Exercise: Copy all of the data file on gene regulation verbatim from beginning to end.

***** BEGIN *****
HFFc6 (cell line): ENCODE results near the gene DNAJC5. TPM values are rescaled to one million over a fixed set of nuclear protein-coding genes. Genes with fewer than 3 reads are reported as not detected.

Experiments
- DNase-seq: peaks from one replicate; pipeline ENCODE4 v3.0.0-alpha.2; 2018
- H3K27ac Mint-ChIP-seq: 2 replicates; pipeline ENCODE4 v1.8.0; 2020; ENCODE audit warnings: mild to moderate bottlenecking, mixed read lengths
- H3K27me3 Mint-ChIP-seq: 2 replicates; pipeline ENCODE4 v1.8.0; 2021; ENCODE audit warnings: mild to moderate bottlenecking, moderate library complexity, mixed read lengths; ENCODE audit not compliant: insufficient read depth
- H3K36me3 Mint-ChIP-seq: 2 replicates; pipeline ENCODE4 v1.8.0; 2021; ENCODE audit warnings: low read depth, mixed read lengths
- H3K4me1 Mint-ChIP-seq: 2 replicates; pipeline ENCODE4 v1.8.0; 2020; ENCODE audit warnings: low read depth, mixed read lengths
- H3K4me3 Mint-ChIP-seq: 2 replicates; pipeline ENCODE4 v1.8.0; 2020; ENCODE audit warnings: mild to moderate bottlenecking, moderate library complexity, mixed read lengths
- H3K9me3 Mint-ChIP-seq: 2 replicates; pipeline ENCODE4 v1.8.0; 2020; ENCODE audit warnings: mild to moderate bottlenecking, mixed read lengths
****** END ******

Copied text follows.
HFFc6 (cell line): ENCODE results near the gene DNAJC5. TPM values are rescaled to one million over a fixed set of nuclear protein-coding genes. Genes with fewer than 3 reads are reported as not detected.

Experiments
- DNase-seq: peaks from one replicate; pipeline ENCODE4 v3.0.0-alpha.2; 2018
- H3K27ac Mint-ChIP-seq: 2 replicates; pipeline ENCODE4 v1.8.0; 2020; ENCODE audit warnings: mild to moderate bottlenecking, mixed read lengths
- H3K27me3 Mint-ChIP-seq: 2 replicates; pipeline ENCODE4 v1.8.0; 2021; ENCODE audit warnings: mild to moderate bottlenecking, moderate library complexity, mixed read lengths; ENCODE audit not compliant: insufficient read depth
- H3K36me3 Mint-ChIP-seq: 2 replicates; pipeline ENCODE4 v1.8.0; 2021; ENCODE audit warnings: low read depth, mixed read lengths
- H3K4me1 Mint-ChIP-seq: 2 replicates; pipeline ENCODE4 v1.8.0; 2020; ENCODE audit warnings: low read depth, mixed read lengths
- H3K4me3 Mint-ChIP-seq: 2 replicates; pipeline ENCODE4 v1.8.0; 2020; ENCODE audit warnings: mild to moderate bottlenecking, moderate library complexity, mixed read lengths
- H3K9me3 Mint-ChIP-seq: 2 replicates; pipeline ENCODE4 v1.8.0; 2020; ENCODE audit warnings: mild to moderate bottlenecking, mixed read lengths